(7) The question in the-case in hand, however, is whether at this stage this Court should-summon Basant Lal for the purpose of recording additional evidence on appeal. After considering all the relevant circumstances of the case, in our opinion, it would nto serve any useful purpose,to examine Basant Lal in this Court at this state. Apart from what he deposed in the committing Court to have. heard the accused as saying to the deceased at the time of the quarrel, the witness is also definite that the accused gave the. fatal stab to the deceased. It is argued by ShriTandon that Basant Lal's evidence, if true, would raise two further questions. One of those questions may found a plea of self-defense and the toher a plea of grave and sudden provocation., Though broadly stated prima facie this-submission does sound somewhat attractive, neverthless,,on acloser examination of. what Basalt Lal actually stated before the committing Court, do nto thick, even assuming that evidence to be correect, -Shri Tandon's suggestion can be sustained. According to Basant Lal, when the accused and the-deceased were grappling with each toher, the deceased tried to injure the accused with the knife in question and the accused snatched, the knife from the deceased and put it in his own pocket-. A little later the accused took out that very knife and gave the fatal injury which caused the death of the deceased. Now apart from somewhat unimpressive character of this version, this evidence quite' clearly does --nto bring, the. case of the accused, within the purview of Exception Ii of section .300,. Indian Penal Code. There is absolutely no evidence and indeed even Basant Lal has nto said that after the accused had snatched the knife from the deccased and hid pat it into his own pocket, there was any occasion justifying the accused taking out that veiy knife and giving the fatal injury to the deceased as a measure of self-defense. The knife requires positive action to open because it has a kind of a spring which has to be pressed to open it. Evidence is also wanting which could suggest that the deceased had given any grave or sudden provocation to the accused justifying the fatal stab. It is ntoeworthy that the knife was thrust with considerable force into a very vulnerable part of the body of the deceased causing the injury 5 inch deep cutting the fifth rib costal cartilage, pericardium, right ventricle and the h.'art. Indisputably, it resulted in instantaneous death. We are, thereforee, disinclined to summon Basant Lal for the purpose of recording additional evidence.
(8) In his statement, the accused has denied his presence at the spto at the time of the occurrence, though he has admitted his friendship with the deceased and also that he used to live with the deceased in his house. He has, however, denied that he ever tried to prevent the deceased from visiting Halen. According to this statement, he was arrested by the police at the house of the deceased where he and Smt. Maya Devi wife of the deceased, were present on the date of the occurrence. He has of course nto given the time of his arrest. Smt. Maya Dsvi has, however, contradicted this part of his statement. It is true that Smt. Maya Devi also expressed ignorance about the existence of Halen which would perhaps seem to be unlikely if her husband had really been having a liaison with that lady and the accused, professing to be like a brtoher to Smt. Maya Devi, was objecting to the said illicit relationship between the deceased and Halen. But be that as it may, this is far too thin an argument to discredit the ocular testimony consisting of P. W.I, P. W. 3, P. W. 4 and P. W. 9 who are nto shown to be inimical to the accussd. The mtoive for the murder as disclosed on the present record, does seem to be somewhat inadequate when considered from the stand point of normal human beings. But ntohing convincing has been said to cast any reasonable doubt on the veracity or credibility of the occular testimony which we have no hesitation in accepting as true, apparent inadequacey of mtoive ntowithstanding.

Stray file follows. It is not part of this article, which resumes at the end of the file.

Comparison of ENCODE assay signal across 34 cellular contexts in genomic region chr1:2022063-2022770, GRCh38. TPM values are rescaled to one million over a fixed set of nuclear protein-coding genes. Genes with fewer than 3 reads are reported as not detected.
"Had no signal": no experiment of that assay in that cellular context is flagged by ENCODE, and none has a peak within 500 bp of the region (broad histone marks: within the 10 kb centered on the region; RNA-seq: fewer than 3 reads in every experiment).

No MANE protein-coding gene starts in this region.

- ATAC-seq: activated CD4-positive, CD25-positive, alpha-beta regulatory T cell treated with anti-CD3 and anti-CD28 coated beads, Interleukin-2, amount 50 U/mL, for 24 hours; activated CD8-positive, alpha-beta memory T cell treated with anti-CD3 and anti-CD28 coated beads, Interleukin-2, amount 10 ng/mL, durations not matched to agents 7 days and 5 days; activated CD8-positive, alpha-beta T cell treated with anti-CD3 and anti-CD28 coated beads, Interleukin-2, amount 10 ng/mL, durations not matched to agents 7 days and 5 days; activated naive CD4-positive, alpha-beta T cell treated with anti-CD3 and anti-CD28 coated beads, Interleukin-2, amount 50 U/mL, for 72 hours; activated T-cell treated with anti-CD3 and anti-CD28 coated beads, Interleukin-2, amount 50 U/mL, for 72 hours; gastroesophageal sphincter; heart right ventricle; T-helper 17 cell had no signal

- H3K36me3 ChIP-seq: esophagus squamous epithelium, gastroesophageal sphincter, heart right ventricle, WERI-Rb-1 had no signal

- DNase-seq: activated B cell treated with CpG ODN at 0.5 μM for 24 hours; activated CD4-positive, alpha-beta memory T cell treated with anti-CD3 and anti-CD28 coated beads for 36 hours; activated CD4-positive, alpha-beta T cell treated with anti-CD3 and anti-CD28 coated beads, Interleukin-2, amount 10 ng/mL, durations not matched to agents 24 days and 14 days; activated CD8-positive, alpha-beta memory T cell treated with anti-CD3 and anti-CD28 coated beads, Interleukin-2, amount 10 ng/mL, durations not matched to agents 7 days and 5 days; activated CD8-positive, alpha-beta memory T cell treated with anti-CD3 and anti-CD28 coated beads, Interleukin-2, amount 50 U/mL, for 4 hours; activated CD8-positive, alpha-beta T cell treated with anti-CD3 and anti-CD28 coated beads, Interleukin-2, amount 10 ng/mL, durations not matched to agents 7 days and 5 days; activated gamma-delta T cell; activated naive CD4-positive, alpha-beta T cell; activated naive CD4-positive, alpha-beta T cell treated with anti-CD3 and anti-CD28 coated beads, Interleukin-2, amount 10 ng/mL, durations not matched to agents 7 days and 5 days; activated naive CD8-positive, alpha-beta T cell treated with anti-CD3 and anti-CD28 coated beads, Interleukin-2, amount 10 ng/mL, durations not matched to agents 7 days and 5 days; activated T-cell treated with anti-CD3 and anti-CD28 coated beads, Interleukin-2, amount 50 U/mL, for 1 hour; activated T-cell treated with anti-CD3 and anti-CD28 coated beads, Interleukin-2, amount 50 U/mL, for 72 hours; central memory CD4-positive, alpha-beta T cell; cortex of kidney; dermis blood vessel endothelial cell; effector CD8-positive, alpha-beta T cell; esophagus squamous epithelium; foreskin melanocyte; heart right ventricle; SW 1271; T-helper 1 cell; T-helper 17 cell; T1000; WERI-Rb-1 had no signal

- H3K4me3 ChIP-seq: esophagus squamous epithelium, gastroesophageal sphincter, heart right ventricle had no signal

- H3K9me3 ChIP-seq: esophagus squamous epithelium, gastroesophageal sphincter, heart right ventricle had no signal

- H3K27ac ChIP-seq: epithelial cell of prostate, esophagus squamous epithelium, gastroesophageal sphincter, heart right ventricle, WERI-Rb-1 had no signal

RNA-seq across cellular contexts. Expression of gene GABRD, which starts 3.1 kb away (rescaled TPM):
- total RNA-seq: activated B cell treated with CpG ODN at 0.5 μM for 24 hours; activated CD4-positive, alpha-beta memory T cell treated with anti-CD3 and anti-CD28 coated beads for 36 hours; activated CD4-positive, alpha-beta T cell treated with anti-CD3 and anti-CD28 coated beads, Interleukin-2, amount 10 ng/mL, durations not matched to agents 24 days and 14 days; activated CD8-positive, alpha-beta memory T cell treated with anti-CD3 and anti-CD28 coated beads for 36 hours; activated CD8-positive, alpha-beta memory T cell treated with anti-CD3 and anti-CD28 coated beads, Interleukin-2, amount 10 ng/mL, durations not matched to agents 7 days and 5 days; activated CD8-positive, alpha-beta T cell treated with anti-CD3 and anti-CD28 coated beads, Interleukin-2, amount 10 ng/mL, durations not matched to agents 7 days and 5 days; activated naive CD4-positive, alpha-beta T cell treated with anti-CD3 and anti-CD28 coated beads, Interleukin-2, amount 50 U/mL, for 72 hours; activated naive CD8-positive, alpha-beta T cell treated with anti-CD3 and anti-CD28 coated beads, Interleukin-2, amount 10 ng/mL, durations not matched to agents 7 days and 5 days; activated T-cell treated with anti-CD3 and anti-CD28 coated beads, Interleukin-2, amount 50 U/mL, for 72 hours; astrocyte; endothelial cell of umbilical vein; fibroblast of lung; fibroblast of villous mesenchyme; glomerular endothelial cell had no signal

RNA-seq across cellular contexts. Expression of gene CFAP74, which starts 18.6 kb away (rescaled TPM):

(9) I may at this stage mention antoher argument of Shri Tandon. According to him, the manner in which P. W. 9 A. S. I. Swaran Singh is stated to have reached the spto while professedly having the usual routine patrol is somewhat incredible. Accoding to him, this part of the story of the providential arrival of the police party has been concocted because ordinarily the police do nto go about patrolling these localities in the manner suggested. Shri Bishambar Dayal has on the toher hand submitted that these days the police in Delhi has become far more active because of the rising tide in the commission of violent crimes, particularly by young boys in their teens. After considering the argument pro and con, we are unable on the present record to discover any improbability or suspicion in the manner in which P. W. 9 deposes to have arrived at the spto.
(10) On a consideration of the evidence and the attending circumstances of the case, we are fully satisfied that the guilt has been brought home to the accused beyond the posibility of any reasonable doubt. What has really given us anxious thought is the question of sentence. under section 302, Indian Penal Code, the sentence of imprisonment for life is the minimum that can be awarded for the offence of murder, but in the present case, we do nto find any premeditation or plan or design worked out in advance to kill the deceased. There is also no evidence of enmity between the accused and the deceased. The suggested mtoive is also neither malicious nor criminal. As a matter of fact, the mtoive which, according to the prosecution story, seems to have worked up the feelings of the accused to the pitch of what may be described as mental imbalance which prompted him to give the fatal stab to the deceased was the illicit liaison between the deceased and Halen. The accused, according to the prosecution case, had a brtoherly affection for Smt. Maya Devi, wife of the deceased, and it was his concern for her which apparently drove him to this drastic unfortunate act. The accused is stated to be 18 years old, though he appears to be a couple of years older. Nevertheless, we do apprehend that this young boy may come out of the jail after serving out his sentence perhaps as a hardened criminal. It has been stated at the bar before us by Sh'i Tandon that on enquiry from the accused he has learnt that the accused had worked for some time as a mechanic in a mtoor workshop and that perhaps he was trying to give up the life of crime as a pick-pocket and adopt a more respectable career. Whether or nto it is true, the fact remains that the accused can be saved to the society and can be reformed if proper attention is paid to this aspect and suitable steps taken in this direction. It is hoped that in the jail, an attempt would be made to give him training in some useful art or craft so that he may adopt a lawful avocation in life. On the .question of sentence, this Court is undoutedly helpless but it is open to the Government, whether on application by the accused or toherwise, to consider the question of giving him the requisite relief by reducing the sentence either now or later when the accused has shown signs of reformation and it is considered that he is likely to come out and servcie down to a more respectable and honest and less anti-social mode of carrier.
(11) In the final result, Ms appeal fails and is dismissed.